This reform is inconsistent of course with the doctrine of rotation in office, which is an element of the spoils system. But it is plain that the temptation to make arbitrary removals in order to create vacancies is gone, the moment it is seen that the places thus vacated can no longer be filled on partisan grounds, or with political or personal favorites, without reference to their merits.

Section teu of the civil service act may be referred to as an illustration of the destructive effect of the reformed system upon Congressional patronage. It provides that no recom • mendation from a Congressman except as to the character or residence of the applicant shall be received or considered. To prevent misapprehension, it may also be noted, that the Commission under the power given it in the act, excepts from examination a few persons such as confidential clerks and secretaries, cashiers, interpreters, stenographers, and others.

The civil service act was drawn with wisdom and foresight 80 as to avoid constitutional questions and difficulties. It does not take away any power of appointment vested in the Presi. dent or other executive officers. But this power is one of choice. It is a right of selection for appointment among several.” Congress may regulate it. Accordingly, when a vacancy occurs, it is filled by a selection by the appointing officer from the four naines certified to him by the Commission, as among those graded highest in the list of those who have passed the examination successfully and have thus become eligible. The act is not mandatory upon the President. It does not require him, but only authorizes him to appoint the Commissioners. And they are required “to aid the President, as he shall request, in preparing suitable rules to carry this act into effect." The whole thing, as has well been said, pre

. supposes a friendly President, the whole aim of the examinations being to bring to his notice the qualifications of those who seek to enter the service.

Five sections of the civil service act are directed against the evils of political assessments. Congressmen as well as executive officers and employees are prohibited from soliciting or receiving them. No person is allowed to solicit or receive them in the public offices or in the navy yards or arsenals. No officer or employee mentioned in the act shall discharge or promote or in any manner change the official rank or compensation of any other officer or employee, for giving or with holding a contribution for a political purpose. The violation of any of these provisions is made a misdemeanor, punishable by fine or imprisonment or both, and the offence, if the offender be in the service, is good cause for his rernoval. Averaged at the sum of one thousand dollars, the salaries of the 14,000 to whom the act applies, would amount to fourteen millions of dollars. An assessment or tax of two per cent. on this sum would yield a fund for electioneering purposes of two hundred and eighty thousand dollars. Hereafter, no part of this fund can be collected by intimidation and extortion as heretofore. Still, the provisions against assessments are not so searching and comprehensive, as the bill that was framed in New York and intro duced into the Senate as already stated, in January, 1881, which bill however did not pass the House of Representatives. Mention is made in the Report of the Commission, of violations of the act by citizens of two States," in the form of surreptitiously sending or carrying circulars into the departments at Washington, by which contributions were solicited from those in the public service in aid of the political funds of those States." As the act now reads, it will be difficult to procure or sustain a conviction for sending such circulars by mail. That point was covered in the bill referred to, in terms so explicit as to leave no room for construction.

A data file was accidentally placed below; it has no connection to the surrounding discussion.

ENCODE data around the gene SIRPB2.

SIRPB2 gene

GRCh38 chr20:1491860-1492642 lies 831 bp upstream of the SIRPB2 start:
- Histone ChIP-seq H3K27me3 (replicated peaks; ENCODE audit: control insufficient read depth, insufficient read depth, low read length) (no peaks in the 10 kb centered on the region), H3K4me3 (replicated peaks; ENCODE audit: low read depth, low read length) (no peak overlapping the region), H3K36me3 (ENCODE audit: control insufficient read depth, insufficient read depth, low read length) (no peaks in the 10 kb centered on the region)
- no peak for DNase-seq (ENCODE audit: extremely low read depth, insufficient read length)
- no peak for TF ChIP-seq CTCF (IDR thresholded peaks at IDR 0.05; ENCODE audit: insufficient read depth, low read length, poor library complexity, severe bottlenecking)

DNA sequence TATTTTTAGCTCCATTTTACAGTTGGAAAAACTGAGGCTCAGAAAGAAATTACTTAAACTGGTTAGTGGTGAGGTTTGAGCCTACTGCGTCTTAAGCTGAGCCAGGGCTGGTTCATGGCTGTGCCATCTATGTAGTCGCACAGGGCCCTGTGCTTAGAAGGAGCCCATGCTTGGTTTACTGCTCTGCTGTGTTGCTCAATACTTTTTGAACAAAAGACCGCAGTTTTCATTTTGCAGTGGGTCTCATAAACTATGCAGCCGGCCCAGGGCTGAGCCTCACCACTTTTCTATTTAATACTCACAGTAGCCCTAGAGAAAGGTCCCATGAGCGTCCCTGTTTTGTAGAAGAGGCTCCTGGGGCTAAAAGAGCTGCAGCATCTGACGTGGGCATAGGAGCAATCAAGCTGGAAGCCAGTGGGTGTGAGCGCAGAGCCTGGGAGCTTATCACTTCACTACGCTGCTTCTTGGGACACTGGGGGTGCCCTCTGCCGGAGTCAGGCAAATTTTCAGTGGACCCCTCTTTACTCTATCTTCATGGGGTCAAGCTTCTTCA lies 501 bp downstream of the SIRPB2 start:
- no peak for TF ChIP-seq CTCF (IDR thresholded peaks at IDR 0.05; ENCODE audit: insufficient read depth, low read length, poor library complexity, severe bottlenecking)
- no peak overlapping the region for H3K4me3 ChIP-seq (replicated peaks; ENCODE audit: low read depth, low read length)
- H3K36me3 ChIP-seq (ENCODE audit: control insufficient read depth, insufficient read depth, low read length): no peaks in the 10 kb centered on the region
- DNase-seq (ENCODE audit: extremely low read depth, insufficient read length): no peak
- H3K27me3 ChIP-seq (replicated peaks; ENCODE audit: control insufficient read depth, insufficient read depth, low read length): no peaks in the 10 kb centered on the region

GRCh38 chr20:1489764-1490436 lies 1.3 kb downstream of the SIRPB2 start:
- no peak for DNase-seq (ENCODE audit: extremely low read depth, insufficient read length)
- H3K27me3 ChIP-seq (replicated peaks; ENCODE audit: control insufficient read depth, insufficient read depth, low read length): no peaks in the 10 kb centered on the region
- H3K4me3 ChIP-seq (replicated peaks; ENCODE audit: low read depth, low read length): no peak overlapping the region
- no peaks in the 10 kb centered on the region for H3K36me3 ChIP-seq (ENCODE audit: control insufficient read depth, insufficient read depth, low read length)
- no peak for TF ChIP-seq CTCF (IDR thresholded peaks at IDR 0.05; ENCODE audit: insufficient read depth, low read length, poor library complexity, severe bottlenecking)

Unfortunately, the civil service act provides that appointments shall be apportioned among the several States, according to population. This provision was inserted in the Senate, as an amendment to the Pendleton bill. It interpolates an inconsistency into a system based solely on merit. It is an extension to the States of the old doctrine of the spoils system in respect to individuals, that every one has a right to an office. It is a penalty upon superior intelligence, and a premium on comparative ignorance.

One other amendment deserves notice. The original Pendleton bill adopted the existing statutory classification of the clerks in the executive departments at Washington, and provided for a similar arrangement into classes of the clerks and other employ. ees in the customs offices and postoffices to wbich it should apply. It then provided that original entrance into the service so classified should be at the lowest grade, and that promotions should be made from the lower grades to the higher on the basis of merit and competition. This was all plain and simple. It was just and proper that new comers should begin at the bottom, and work their way up. The Senate struck out the provision in reference to promotion and entrance at the lowest grade. This amendment was inade on the motion of Senator Brown of Georgia, with the avowed purpose of giving Democrats from outside an equal chance for entrance to the higher grades with those Republicans who should be promoted from lower grades, it being assumed that the lower grades were filled with Republicans. The amendment was a concession to the spoils system. It materially impaired the significance and value of the classification. It gave rise to many apprehensions on the part of the friends of reform, which bowever have hardly been realized. It seems that in actual practice, ninety